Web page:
For the last several days, proponents of the Holy Grail of Niger-Iraqi uranium have been pressing a series of articles which have appeared in the Financial Times that they says confirms the uranium story by reference to alleged evidence in the hands of the British.
That evidence, as detailed by the FT, involved smugglers mining uranium from abandoned mines, ones which would lack the industrial equipment required to turn the rock into yellowcake -- a key point that makes non-proliferation experts discount the signficance of the whole story. That's a point we'll return to.
However, for the moment, look at this section, the last two paragraphs at the end of today's follow-up in the FT.
The UK government has stood by its claim that Iraq had sought to buy uranium, and its assertion is expected to be supported by an official inquiry headed by Lord Butler whose report is published tomorrow. The UK has made clear that its claim was not based on the evidence provided in the fake documents, and that it had other evidence that Iraq had tried to buy uranium.
The Senate report adds weight to these claims by detailing the extent to which French intelligence information supported that being gathered by other intelligence agencies. The French information was given particular weight because French companies control Niger's uranium output.
In other words, the British claim that there was other evidence beside the documents is given further weight by the fact that French intelligence also had suspicions about a Niger-Iraq deal. And France's suspicions were uniquely relevant since French consortia actually control the mines.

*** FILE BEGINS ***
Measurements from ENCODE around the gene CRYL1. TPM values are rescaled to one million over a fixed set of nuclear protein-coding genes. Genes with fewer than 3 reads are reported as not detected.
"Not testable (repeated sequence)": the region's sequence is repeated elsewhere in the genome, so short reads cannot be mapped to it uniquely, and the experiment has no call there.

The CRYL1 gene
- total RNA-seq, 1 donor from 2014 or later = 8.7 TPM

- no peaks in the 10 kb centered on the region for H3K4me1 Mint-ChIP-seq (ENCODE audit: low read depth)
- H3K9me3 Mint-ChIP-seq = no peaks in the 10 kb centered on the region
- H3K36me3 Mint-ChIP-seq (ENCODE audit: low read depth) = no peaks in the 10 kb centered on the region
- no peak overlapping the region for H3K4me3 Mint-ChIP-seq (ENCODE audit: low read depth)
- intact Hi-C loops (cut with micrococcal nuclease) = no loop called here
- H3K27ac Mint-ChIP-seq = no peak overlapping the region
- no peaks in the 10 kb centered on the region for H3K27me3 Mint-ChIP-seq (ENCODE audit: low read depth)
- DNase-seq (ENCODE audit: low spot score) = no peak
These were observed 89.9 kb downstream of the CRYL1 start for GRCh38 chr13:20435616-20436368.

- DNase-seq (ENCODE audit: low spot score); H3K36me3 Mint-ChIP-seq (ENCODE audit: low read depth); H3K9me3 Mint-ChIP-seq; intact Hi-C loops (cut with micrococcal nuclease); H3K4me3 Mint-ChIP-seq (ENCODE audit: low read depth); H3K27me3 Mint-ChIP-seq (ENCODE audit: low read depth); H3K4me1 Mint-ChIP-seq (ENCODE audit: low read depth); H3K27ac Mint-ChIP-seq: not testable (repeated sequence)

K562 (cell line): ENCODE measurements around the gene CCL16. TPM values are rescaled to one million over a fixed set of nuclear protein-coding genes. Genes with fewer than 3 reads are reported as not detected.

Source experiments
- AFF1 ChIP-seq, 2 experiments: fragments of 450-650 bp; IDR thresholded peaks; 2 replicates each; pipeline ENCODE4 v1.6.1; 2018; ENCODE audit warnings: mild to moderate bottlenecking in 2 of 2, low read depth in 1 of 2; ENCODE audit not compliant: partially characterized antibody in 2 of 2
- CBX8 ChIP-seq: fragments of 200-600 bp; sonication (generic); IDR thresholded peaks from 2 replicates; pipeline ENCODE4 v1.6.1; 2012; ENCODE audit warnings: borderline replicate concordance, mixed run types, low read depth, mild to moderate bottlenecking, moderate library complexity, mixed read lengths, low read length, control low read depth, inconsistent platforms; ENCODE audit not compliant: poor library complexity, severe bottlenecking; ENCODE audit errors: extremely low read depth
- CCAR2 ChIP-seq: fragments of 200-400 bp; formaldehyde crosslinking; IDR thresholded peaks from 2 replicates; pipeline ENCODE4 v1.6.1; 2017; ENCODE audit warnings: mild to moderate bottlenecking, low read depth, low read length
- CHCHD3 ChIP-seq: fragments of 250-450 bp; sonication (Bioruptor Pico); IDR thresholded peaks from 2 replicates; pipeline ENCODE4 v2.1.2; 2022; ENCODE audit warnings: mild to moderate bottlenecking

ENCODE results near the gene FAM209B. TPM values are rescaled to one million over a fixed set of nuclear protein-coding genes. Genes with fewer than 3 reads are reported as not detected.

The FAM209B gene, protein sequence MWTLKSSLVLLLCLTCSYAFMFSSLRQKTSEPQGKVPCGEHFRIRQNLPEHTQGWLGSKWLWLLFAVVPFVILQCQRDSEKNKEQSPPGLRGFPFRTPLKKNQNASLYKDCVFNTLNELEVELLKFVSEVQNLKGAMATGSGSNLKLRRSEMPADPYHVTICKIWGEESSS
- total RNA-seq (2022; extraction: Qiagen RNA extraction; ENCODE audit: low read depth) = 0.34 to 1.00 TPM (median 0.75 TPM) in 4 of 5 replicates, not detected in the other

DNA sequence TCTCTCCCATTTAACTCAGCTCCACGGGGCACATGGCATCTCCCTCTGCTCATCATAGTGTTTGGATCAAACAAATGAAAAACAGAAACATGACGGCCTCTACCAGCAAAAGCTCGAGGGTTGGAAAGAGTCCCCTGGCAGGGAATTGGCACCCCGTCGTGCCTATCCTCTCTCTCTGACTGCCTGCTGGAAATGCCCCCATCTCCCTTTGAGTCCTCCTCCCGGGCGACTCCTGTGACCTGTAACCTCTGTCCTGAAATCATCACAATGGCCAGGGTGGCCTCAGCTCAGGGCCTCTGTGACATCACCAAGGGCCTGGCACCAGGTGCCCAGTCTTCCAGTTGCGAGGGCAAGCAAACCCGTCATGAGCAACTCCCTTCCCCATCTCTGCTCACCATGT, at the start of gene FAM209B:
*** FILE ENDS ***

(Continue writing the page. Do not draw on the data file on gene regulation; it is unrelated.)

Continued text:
This is at best a very sloppy reading of the report.
Page 59 of the report states that on November 22nd 2002 French officials told their American counterparts that they had "information on an Iraqi attempt to buy uranium from Niger." They went on to say that they were confident that the transaction did not in fact occur -- a confidence presumably based on their own physical custody of the uranium.
However, in the context of the WMD debate, Iraqi intent
was and is quite important, even if attempts to acquire the yellowcake failed. So the French suspicions were important -- particularly because of their role running the mines.
However, the FT
ignores what appears in the report ten pages later. There on page 69 the report says ..."March 4, 2003, the U.S. Government learned that the French had based their initial assessment that Iraq had attempted to procure uranium from Niger on the same documents that the U.S. had provided to the [IAEA]."
In other words, the French suspicions, at least as detailed in the report, add no weight to the claims that there was other evidence beside the documents since the French suspicions, by their own account, were based on the documents.